Weekly Realign Resources for Mission Update w/ Sheri Wolfert | June 23, 2021


Weekly Realign Resources for Mission Update w/ Sheri Wolfert | June 23, 2021

This week’s Realign Resources for Mission Update comes from Sheri Wolfert. Sheri is a wife, mother, parishioner & teacher at St Mary Parish in Westphalia. She is a also a popular Catholic speaker and writer who regularly features in FAITH Magazine, the official publication of the Diocese of Lansing.

There’s also a great video from Steve Nowaczewski who is a parishioner Saint Joseph parish in Ypsilanti and a member of the 14-person Realign Resources for Mission Committee. A married father of four, Steve brings to the committee great experience in strategy, planning, integrity management, and change-management courtesy of working at a high-level in the energy sector over several decades.

Today, Sheri explores the proposition of the Realign Resources for Mission vision which states: “A parish in the Diocese of Lansing is invested and recognizable in the local community as salt, light, and leaven,” (Principle 4.4, Realign Resources for Mission). Sheri writes:

“I heard the lovely story of a Catholic Church in a small village in France that had a beautiful statue of Jesus with outstretched hands. Both the church and the statue were ravaged by enemy attacks and bombing in World War II. Surveying the damage after the bombing has ceased, parishioners realized that a fallen beam had sheared off the hands of Jesus. The sculptor offered to repair the statue but the people of the parish instead chose to replace Jesus’ missing hands with a plaque that read, “Christ has no hands but ours.” They saw it as an opportunity to provide a reminder of our true mission as Christians.”

“The fourth Realign Resources for Mission pillar calls us to Seek the Lost and Serve the Poor. This pillar is the action; the call to be the hands of Christ. As Catholics, we draw near to the Father as we encounter Jesus in the Sacraments. He doesn’t come to us Body, Blood, Soul and Divinity because we’re fancy or deserving. He comes because we need his grace and through it, he strengthen, enlightens and bless us to be his hands and feet. At the end of each mass we receive our “marching orders” as the words “Go and announce the Gospel of the Lord” are proclaimed. Those words are an expectation and a direction as we leave our pews and go into the mission field to seek and serve.”

“The stranger isn’t necessarily someone we’ve never met, but rather the person who is a stranger to Jesus. They may be someone across town or the person who lives next door. Jesus is waiting for us to have an encounter with his loving presence so he can transform us and lead us to a life filled with the ultimate happiness and peace. A stranger to Jesus is someone who doesn’t know this good news and it’s our job to seek them, invite them and love them in his name. As D.T. Niles reminds us, seeking the lost and welcoming them into the folds of the Fathers love is like one beggar telling another beggar where to find the bread.”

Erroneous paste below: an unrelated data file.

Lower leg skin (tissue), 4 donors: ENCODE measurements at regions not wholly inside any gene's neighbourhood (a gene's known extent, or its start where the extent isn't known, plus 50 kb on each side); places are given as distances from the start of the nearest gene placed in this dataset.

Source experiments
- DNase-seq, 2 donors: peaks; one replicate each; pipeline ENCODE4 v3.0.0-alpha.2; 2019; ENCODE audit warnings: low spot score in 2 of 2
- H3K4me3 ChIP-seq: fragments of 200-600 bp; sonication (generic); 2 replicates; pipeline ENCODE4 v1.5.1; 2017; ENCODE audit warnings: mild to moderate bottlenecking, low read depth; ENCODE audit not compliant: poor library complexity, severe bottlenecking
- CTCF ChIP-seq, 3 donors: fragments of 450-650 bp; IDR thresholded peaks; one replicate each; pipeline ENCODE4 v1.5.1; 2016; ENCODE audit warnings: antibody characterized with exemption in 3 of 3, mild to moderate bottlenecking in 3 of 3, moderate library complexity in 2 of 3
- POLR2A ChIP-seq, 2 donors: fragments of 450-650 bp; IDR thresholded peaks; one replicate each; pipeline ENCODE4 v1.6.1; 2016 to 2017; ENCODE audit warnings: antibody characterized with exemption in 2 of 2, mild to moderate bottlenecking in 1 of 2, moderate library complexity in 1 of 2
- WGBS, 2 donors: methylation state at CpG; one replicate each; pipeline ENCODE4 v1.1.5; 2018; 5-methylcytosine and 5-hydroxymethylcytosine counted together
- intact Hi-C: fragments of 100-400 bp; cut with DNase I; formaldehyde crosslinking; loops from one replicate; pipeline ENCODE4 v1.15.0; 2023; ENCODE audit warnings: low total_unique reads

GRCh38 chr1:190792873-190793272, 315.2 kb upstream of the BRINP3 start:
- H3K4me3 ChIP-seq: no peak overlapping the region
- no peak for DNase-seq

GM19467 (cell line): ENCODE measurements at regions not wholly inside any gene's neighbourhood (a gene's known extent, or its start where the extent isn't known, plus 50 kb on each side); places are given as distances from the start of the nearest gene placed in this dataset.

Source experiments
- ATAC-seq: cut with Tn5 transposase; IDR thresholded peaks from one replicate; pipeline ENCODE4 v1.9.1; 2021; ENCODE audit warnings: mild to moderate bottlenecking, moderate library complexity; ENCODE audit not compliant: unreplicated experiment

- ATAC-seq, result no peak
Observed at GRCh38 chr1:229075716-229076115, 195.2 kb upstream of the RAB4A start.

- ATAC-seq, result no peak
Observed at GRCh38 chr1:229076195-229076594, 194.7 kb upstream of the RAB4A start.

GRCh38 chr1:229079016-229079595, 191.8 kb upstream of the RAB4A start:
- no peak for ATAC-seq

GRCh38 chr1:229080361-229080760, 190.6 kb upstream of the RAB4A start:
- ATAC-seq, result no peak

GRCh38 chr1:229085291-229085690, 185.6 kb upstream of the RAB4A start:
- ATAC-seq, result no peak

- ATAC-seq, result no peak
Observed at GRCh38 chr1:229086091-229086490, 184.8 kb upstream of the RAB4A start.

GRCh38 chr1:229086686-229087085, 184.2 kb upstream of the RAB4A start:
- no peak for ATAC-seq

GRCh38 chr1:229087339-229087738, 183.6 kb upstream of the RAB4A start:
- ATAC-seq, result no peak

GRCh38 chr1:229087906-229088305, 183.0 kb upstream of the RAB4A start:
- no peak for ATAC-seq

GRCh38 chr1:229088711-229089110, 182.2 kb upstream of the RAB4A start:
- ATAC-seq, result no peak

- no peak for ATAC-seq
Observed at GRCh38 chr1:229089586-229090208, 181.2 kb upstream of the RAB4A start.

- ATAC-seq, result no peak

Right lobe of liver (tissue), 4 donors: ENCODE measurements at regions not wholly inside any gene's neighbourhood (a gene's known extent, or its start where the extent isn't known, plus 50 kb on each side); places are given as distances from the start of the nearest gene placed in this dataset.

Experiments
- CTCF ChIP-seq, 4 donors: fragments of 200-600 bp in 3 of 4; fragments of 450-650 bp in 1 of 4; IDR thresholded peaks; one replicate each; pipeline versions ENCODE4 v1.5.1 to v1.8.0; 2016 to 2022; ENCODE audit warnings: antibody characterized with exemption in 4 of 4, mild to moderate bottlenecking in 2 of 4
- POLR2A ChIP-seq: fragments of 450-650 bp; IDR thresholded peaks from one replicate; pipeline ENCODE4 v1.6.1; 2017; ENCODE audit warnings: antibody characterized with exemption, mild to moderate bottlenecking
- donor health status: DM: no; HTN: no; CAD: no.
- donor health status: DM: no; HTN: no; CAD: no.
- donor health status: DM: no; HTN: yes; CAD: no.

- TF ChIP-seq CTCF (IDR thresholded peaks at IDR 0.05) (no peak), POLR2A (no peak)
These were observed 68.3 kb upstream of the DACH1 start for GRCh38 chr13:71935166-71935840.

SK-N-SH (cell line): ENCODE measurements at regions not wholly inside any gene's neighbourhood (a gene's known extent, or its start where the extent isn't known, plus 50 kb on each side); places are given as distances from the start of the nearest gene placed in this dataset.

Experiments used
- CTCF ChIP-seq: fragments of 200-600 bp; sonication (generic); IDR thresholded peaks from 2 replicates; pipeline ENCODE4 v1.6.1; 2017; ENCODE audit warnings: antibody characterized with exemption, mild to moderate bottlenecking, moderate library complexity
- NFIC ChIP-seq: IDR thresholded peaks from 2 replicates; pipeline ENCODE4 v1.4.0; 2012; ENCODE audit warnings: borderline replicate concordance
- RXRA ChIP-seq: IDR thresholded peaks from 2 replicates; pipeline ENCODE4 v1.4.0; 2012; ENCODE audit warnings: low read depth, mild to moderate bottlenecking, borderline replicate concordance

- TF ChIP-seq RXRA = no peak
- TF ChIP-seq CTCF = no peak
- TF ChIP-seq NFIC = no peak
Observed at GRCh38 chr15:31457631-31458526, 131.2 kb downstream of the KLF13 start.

“So how do we seek the lost and what do we do once we find them? The answer comes in Scripture and in prayer. In Matthew and Mark’s Gospel Jesus said, “Come follow me and I will make you fishers of men.” Jesus lays it out for us; the first step is simply follow me, trust me, love me. The next step; I’ll do the work; I’ll make you into my disciple and prepare you to do the work of leading souls to my Father. Seeking and serving are the fruits of prayer. Pope Francis said “A persons prayer is pleasing to God when it is accompanied by a life of service to the poor.” Jesus made it clear that he didn’t come into this world to be served but to serve and to teach us how to do the same.”

“So who are the poor? We have encountered the homeless and the destitute but our call to serve the poor goes so far beyond that. When an enthusiastic rich businessman spent a month working with St. Mother Teresa he offered to leave his riches and come work beside her but she encouraged him instead to go home and find his own poor, hungry, lost and his hopeless and we must do the same. How would our parishes and communities be changed if we opened our eyes and hearts to seek and serve those right in front of us who were poor in hope, empty of joy and broken down by the stress and struggles of life. What if we found those who were starving for the love and mercy of Jesus? What if we reached out to that single parent who was frazzled and anxious with the gift of prayer and time? What if we served up some friendly conversation to the lonely old man down the street? What if we reached out with encouragement, kindness and compassionate advice to a confused and troubled teenager? If we did those things, we would be the hands of Christ. The poor wear many disguises. We aren’t being called to build a hospital, orphanage or shelter but we are called to meet people where they are and recognize that we are all broken and poor and in desperate need of God’s love and mercy.”

“Seeking the lost and serving the poor isn’t simply a nice idea, it’s what we were created to do. This is how we grow in holiness and how we honor and serve Christ. Seeking and serving is what allows him to change us and change our hurting world. When we begin to take action we begin to take a step toward Jesus and we will come to realize he’s already there, waiting to love, forgive and guide us.”

* This article first appeared in the Realign Resources for Mission Weekly Update e-mail. Subscribe here: https://dioceseoflansing.flocknote.com/NewsfromtheDioce

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